Environmental Assessment of Potential Environmental Impacts

If a Coordinated Review for a Type I or Unlisted Action results in the Lead Agency issuing a Negative Declaration, and there are no successful challenges from other Involved Agencies, the SEQR Process is considered to be complete.

However, if the Coordinated Review for a Type I or Unlisted Action results in the Lead Agency issuing a Positive Declaration, then an additional environmental study is generally required, often taking the form of a full EIS. There are specific requirements that must be followed by the Lead Agency in the preparation of a full EIS:

  • SEQRA scoping activities (agency and public): The Lead Agency must undertake a process for obtaining comments from both other agencies and the public regarding the key elements that must be assessed in the EIS.
  • Preparation of an environmental baseline analysis: The EIS must include a detailed description of the environmental setting in which the project is to take place. Elements of the environmental setting must include topography, soils, and geology; surface water and groundwater resources; air resources; terrestrial and aquatic ecology; special habitats; endangered, rare, or threatened species; cultural, historical and archaeological resources; land use and zoning; transportation and traffic facilities; community services; and socioeconomic character.
  • Proposed Action: The EIS must include a detailed description of the elements of the proposed project including the location, size and scale of the construction; the exact location and dimensions of proposed structures and access roads; and limits of required clearing and grading.
  • Evaluation of Project Alternatives: The EIS must include a description of the alternatives that were considered for the project, not only in terms of the selected site, but also the alternatives related to size, scale, and selected technologies. The alternatives analysis must also provide the rational for the selection of the preferred alternative.
  • Identification and evaluation of potentially adverse environmental impacts: The EIS must identify all potentially adverse or unavoidable impacts of the proposed action including cumulative impacts, irreversible or irretrievable commitments of resources, the use and conservation of energy, and the impact on community character or services.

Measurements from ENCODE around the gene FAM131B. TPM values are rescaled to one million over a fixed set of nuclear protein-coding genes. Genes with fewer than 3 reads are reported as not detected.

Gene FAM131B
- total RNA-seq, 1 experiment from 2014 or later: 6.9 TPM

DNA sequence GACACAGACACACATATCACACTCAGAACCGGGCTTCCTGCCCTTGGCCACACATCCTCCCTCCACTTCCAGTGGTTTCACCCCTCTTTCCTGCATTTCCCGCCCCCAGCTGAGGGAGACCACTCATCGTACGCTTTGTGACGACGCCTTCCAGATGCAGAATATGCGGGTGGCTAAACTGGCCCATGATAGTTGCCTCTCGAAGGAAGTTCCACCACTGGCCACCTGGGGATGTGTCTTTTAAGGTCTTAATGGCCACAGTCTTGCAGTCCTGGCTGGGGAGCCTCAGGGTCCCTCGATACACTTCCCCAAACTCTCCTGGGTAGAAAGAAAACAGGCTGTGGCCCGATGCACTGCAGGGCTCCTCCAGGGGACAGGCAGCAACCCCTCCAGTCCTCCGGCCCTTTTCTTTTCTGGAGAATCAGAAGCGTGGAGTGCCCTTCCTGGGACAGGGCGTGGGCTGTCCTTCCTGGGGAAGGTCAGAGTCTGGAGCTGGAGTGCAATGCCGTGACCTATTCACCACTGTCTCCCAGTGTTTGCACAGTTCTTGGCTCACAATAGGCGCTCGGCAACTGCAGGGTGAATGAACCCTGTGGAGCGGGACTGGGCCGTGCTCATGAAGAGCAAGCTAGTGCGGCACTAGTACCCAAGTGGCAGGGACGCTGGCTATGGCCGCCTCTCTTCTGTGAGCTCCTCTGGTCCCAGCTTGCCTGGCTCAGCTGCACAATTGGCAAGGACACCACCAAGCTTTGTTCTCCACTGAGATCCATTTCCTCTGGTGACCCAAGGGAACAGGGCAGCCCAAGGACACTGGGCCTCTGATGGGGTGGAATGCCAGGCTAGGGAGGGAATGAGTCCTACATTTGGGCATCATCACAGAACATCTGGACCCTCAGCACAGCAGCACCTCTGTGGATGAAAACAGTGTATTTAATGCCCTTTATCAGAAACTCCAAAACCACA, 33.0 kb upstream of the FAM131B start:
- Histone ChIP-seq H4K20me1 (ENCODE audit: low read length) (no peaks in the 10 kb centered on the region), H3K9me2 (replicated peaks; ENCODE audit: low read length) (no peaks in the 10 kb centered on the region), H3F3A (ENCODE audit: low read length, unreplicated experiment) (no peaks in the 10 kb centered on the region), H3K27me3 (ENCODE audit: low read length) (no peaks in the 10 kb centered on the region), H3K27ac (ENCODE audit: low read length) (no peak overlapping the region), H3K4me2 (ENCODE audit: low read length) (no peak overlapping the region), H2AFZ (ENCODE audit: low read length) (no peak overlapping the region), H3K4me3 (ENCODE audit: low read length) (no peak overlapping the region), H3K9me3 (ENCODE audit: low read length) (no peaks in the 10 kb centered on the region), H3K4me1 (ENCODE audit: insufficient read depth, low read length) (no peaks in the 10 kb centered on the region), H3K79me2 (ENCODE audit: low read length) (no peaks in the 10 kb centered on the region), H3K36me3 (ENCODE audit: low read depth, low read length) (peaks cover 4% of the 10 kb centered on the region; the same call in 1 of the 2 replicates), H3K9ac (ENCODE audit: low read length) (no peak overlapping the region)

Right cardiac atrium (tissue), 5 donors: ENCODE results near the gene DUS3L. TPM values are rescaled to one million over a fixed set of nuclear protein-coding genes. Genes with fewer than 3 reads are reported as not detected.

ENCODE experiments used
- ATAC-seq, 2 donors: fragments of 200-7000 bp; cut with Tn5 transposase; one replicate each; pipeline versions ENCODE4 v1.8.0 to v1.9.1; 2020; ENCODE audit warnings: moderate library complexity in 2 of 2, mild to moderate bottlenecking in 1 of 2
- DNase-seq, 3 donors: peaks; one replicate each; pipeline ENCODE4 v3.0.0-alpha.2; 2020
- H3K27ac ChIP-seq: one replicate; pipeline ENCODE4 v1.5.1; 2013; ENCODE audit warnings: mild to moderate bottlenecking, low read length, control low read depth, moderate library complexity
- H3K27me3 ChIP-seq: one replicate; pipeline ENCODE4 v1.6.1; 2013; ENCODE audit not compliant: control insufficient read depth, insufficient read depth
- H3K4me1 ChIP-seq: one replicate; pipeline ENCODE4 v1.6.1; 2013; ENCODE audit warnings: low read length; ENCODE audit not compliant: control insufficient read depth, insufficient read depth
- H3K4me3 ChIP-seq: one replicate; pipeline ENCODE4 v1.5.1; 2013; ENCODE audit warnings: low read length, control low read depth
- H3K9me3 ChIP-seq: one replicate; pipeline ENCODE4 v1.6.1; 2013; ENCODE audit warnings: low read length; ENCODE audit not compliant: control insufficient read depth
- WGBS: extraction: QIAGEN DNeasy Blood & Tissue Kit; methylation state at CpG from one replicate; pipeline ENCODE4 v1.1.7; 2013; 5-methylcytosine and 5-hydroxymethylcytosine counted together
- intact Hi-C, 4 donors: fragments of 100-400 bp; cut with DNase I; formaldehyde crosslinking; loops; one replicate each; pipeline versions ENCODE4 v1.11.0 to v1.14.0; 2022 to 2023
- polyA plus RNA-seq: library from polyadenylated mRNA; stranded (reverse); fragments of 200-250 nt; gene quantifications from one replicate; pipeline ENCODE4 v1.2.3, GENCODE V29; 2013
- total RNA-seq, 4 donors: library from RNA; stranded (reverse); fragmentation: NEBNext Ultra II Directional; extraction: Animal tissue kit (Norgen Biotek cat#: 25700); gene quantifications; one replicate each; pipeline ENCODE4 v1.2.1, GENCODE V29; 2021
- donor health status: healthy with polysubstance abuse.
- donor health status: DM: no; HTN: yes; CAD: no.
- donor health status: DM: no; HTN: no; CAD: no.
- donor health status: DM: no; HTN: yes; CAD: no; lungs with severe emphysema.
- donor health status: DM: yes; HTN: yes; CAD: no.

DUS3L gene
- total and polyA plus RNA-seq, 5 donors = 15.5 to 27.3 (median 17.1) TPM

• Assessment of mitigation measures for unavoidable adverse impacts: For potentially significant adverse impacts that cannot be avoided, the EIS must include a description of specific measures aimed at avoiding or lessening the severity of the impact.
  • Preparation of DEIS: A DEIS must be issued for review by the project sponsor, the Lead Agency, Involved Agencies and Interested Parties including the public.
  • Coordination of public review/comment period: A formal period of time for review of the EIS must be undertaken. This can include formal public hearings and/or informational meetings. Comments can be accepted both at the hearings and in writing.
  • Preparation of FEIS: After the formal review period for the DEIS, a FEIS is prepared and issued. The FEIS must include responses to relevant and substantial comments collected during the DEIS review period.
  • Completion of SEQRA Findings Statement: A minimum of 10 days after the issuance of the FEIS, the Lead Agency must prepare a written findings statement. The findings statement will identify environmental impacts, mitigation measures, and also recommend whether or not the proposed project can proceed.
Environmental Assessment of Potential Environmental Impacts Contact:

John Schreck, P.E.
(516) 364-9890, ext. 3414

Meredith A. Byers
(516) 364-9890, ext. 3035